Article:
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It’s Not Just Who You Know, But What They Know.


–by Anna Cooke


“An American woman with a Rottweiler?” said the male judge to Connie Johnson, as he looked over her dog Auggie during the Schutzhund trials. “You have guts,” he said, out of respect for her perserverance in what was, at the time, a male-dominated disci- pline. The year was 2000 and the Schutzhund trials (now referred to as IPO) were held in Switzerland. Auggie went on to win every protection tournament across the United States over four years, never scoring under 96 points. Connie has had a successful career as a real estate agent


mainly to fund her love of showing dogs. “It gets expensive,” she laughed as we discussed politics and dogs over lunch in Tampa. “I used to say that I sold real estate to support my dog habit. But, that changed when sales slowed during the real estate crisis.” Then, she started volunteering at the shelter, which actually


ended up helping her sales. “I was making connections with people coming to visit the shelter or to adopt the animals. We had a connection and these people turned into real estate cus- tomers.” During that same period, Connie also reached out to foreclosed homeowners to help them find places to live that would also accept the family pets. Connie and her husband live with 12 dogs, diverse in breed


and size, from her 120 pound Rottweiler Ava Marie, to her four pound Chihuahua/Rat Terrier mix, Parker. “I pulled my little man Parker as he was being walked on a catch pole to be euthanized,” said Connie. “He had been horrifically abused and is still quite fractious.” Every morning, she walks her property with her dogs and does a minimum of thirty minutes obedience training with them. “It’s the best part of my day,” she said. This is a person who connects the dots to affect change in


her community, and Connie’s community is all of Florida, which she dearly loves. “Helping others achieve their goals is important to me,” she said. Currently the safety net manager with the SPCA Florida in Lakeland, Connie has been involved with helping animals, families and children for 27 years. She has worked with police dogs, service dogs and show dogs, volun- teering her time to train them. She made two American Kennel Club world teams and has worked on rehabilitating some of Michael Vick’s dogs. She started a program, Best Friends, that helps troubled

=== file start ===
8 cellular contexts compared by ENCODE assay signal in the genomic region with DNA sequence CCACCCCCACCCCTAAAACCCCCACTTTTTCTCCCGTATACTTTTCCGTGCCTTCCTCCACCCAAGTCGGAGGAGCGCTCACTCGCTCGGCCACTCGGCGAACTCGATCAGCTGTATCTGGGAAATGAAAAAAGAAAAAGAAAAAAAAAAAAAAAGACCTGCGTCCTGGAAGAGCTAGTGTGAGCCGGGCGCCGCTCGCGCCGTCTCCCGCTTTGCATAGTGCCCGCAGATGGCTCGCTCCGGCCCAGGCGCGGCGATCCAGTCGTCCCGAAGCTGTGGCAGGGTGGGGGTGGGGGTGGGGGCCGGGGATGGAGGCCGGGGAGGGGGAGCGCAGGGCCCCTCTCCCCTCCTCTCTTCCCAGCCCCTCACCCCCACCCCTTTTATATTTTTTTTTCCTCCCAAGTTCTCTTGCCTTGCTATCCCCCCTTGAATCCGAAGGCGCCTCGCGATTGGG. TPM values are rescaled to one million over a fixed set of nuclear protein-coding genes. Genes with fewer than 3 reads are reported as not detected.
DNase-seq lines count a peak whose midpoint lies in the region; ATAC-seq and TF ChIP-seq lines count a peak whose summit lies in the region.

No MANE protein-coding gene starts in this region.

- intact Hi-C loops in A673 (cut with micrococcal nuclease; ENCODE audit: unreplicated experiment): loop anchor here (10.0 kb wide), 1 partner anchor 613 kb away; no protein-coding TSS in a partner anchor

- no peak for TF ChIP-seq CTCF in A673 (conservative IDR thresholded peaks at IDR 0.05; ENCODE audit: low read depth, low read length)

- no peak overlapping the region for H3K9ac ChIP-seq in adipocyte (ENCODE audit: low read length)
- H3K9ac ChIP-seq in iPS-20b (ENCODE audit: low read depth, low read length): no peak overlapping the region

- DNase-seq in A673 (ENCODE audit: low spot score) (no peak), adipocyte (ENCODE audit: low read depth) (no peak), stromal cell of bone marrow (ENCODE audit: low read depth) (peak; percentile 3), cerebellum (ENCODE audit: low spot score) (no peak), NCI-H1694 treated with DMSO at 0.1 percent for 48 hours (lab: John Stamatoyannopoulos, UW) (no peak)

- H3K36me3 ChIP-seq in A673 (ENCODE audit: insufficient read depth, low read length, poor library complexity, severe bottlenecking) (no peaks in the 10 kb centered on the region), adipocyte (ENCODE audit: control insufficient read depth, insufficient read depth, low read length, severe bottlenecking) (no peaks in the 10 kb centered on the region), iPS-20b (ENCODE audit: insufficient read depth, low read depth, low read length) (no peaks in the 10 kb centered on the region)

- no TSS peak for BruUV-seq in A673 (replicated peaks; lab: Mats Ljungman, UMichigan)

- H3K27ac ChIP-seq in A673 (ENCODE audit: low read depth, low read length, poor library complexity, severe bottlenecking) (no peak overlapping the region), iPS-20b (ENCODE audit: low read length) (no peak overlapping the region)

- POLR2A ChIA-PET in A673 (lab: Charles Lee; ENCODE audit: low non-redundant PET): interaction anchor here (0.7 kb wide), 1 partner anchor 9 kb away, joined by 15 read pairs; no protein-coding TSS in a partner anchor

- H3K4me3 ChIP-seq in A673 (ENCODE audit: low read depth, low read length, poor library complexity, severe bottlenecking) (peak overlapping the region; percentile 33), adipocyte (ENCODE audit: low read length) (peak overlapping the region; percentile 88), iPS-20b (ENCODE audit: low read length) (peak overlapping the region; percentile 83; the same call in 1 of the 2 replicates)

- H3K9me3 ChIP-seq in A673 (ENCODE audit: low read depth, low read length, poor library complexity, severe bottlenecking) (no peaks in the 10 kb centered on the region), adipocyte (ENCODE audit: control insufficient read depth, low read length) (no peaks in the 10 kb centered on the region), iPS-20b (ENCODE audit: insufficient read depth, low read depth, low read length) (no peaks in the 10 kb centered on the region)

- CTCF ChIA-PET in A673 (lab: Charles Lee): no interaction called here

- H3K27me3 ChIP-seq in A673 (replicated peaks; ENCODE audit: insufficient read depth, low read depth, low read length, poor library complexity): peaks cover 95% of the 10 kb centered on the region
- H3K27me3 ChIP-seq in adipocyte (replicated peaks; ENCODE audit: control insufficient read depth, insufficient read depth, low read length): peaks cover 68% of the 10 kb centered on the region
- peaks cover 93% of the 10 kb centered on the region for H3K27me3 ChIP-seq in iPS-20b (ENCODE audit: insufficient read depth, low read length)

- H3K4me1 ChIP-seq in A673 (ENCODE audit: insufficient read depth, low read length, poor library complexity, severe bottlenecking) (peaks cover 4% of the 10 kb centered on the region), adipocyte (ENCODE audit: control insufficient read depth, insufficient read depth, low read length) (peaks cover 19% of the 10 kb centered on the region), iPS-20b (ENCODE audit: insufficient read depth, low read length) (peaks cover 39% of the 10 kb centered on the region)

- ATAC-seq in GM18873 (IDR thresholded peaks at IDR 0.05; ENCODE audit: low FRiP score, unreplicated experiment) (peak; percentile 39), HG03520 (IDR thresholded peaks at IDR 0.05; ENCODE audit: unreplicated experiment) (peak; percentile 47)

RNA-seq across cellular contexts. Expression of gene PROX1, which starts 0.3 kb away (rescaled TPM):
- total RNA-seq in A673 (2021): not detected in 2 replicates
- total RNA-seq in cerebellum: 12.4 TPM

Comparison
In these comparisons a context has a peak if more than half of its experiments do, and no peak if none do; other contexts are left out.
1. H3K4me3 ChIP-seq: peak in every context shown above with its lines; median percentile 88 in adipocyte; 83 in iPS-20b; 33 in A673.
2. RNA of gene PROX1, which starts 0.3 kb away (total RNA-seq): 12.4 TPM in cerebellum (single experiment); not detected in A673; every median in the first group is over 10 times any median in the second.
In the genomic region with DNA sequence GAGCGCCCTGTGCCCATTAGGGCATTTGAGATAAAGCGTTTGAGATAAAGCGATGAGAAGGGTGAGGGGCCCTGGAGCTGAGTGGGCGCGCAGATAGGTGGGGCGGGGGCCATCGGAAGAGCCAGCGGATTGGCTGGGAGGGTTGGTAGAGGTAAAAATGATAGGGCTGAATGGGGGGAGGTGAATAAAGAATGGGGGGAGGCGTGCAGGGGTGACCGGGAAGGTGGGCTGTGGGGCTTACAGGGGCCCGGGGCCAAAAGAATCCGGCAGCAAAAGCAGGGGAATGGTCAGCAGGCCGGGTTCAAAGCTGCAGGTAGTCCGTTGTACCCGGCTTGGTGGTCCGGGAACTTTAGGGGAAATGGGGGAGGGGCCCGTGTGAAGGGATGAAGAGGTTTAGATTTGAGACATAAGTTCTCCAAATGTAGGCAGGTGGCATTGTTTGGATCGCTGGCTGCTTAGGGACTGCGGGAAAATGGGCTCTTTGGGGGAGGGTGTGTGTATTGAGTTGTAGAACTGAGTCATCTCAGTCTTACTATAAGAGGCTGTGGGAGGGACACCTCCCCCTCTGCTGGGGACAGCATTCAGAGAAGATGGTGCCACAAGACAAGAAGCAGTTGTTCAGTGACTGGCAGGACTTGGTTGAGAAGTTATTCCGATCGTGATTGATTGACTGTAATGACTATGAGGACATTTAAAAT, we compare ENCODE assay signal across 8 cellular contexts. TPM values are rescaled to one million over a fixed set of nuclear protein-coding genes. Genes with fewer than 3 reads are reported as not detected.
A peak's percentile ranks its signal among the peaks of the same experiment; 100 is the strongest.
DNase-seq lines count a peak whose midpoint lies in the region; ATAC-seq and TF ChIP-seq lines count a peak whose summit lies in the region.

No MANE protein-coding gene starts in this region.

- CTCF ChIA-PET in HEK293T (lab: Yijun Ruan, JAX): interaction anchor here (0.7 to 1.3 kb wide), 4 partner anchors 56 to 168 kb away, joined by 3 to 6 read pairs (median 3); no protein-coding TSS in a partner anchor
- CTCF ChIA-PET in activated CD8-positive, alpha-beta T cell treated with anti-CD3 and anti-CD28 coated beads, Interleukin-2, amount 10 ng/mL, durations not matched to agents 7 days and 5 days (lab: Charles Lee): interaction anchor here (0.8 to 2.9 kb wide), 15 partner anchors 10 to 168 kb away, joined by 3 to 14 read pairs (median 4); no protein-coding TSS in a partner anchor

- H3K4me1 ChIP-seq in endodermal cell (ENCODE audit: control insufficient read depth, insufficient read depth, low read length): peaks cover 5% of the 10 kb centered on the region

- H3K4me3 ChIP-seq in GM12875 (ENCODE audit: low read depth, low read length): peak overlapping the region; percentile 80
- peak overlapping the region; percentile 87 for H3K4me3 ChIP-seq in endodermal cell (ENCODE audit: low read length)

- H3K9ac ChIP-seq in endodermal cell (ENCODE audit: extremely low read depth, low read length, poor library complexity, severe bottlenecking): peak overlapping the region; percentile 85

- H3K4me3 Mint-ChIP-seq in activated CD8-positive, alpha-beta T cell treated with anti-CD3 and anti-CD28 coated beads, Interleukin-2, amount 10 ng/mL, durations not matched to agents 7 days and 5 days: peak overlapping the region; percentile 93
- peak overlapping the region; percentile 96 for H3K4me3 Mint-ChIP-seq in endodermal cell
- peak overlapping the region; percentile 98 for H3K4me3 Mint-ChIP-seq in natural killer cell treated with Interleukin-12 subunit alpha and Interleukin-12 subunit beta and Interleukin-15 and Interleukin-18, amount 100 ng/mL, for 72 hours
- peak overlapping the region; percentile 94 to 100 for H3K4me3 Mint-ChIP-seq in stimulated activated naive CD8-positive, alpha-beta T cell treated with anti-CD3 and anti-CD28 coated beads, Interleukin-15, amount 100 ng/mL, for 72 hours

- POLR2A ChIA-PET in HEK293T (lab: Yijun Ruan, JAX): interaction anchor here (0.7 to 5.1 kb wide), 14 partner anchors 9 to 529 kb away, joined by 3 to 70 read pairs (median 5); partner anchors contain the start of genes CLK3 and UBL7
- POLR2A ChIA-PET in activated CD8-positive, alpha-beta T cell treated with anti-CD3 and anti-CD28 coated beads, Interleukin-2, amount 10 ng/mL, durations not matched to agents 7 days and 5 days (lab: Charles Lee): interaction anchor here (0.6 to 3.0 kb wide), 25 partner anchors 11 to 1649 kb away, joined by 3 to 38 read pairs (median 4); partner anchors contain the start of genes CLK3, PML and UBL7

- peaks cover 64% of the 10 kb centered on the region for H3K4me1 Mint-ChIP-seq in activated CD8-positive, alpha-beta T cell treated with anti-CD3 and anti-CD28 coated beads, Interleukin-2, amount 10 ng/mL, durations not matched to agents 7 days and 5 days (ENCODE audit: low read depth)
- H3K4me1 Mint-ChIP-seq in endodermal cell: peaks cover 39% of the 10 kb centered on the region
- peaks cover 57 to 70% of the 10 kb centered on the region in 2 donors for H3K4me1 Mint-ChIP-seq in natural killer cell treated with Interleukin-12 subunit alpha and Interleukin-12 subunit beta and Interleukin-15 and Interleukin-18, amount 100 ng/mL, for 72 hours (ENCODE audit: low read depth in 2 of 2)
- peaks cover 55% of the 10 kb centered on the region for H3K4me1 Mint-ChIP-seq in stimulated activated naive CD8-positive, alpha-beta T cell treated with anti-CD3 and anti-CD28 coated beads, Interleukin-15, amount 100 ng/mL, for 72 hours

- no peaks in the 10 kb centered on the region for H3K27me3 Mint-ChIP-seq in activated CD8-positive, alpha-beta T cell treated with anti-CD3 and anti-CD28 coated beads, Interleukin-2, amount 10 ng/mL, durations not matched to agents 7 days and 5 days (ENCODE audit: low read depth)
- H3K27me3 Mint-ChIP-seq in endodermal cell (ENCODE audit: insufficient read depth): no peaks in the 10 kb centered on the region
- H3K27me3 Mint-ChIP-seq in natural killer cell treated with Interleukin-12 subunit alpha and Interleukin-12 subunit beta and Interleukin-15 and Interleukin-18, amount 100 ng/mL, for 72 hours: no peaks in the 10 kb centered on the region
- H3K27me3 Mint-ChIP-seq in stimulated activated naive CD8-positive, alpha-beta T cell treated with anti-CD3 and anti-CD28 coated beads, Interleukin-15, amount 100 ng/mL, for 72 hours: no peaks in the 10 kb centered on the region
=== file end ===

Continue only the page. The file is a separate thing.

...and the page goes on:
teenagers at the juvenile justice department. The teens come to the shelter and Connie chooses a dog for them to work with. “These kids transform in the program. Coming in, they don’t know how to be compassionate because their families don’t know how to show love.” She recalls a really hard case, that of a 17-year-old who didn’t want anything to do with the program or the dogs. “When he was in jail, no family members visited him. My goal was to change his life. I began by telling him stories about the football players with whom I’ve worked and


www.TheNewBarker.com


about my work with Michael Vick’s dogs. He finally agreed to come to the shelter.” Connie set him up with a dog that was a cruelty case and she explained to the young man that the dog had the same kind of life that he had. “I told him the dog just wanted to be loved and trusted. When I saw the two of them together, the dog licking his face and him laughing, I knew I had done my job.”


Connie with Mattie Mae. Connie became president of Rebuild Tampa Bay in 2009,


the same year Super Bowl XLIII was in Tampa. “I wanted to shake things up a bit. Instead of rebuilding a few homes, I wanted to transform a community,” she told us. And that’s just what she did, pointing to the homes her team helped transform as we drove around a Tampa neighborhood. More than 700 volunteers remodeled 72 homes, putting in new floors and roofs wherever needed. “We even reconstructed one house from the ground up,” she said.


Continued on the following page.g Spring 2018 THE NEW BARKER 23


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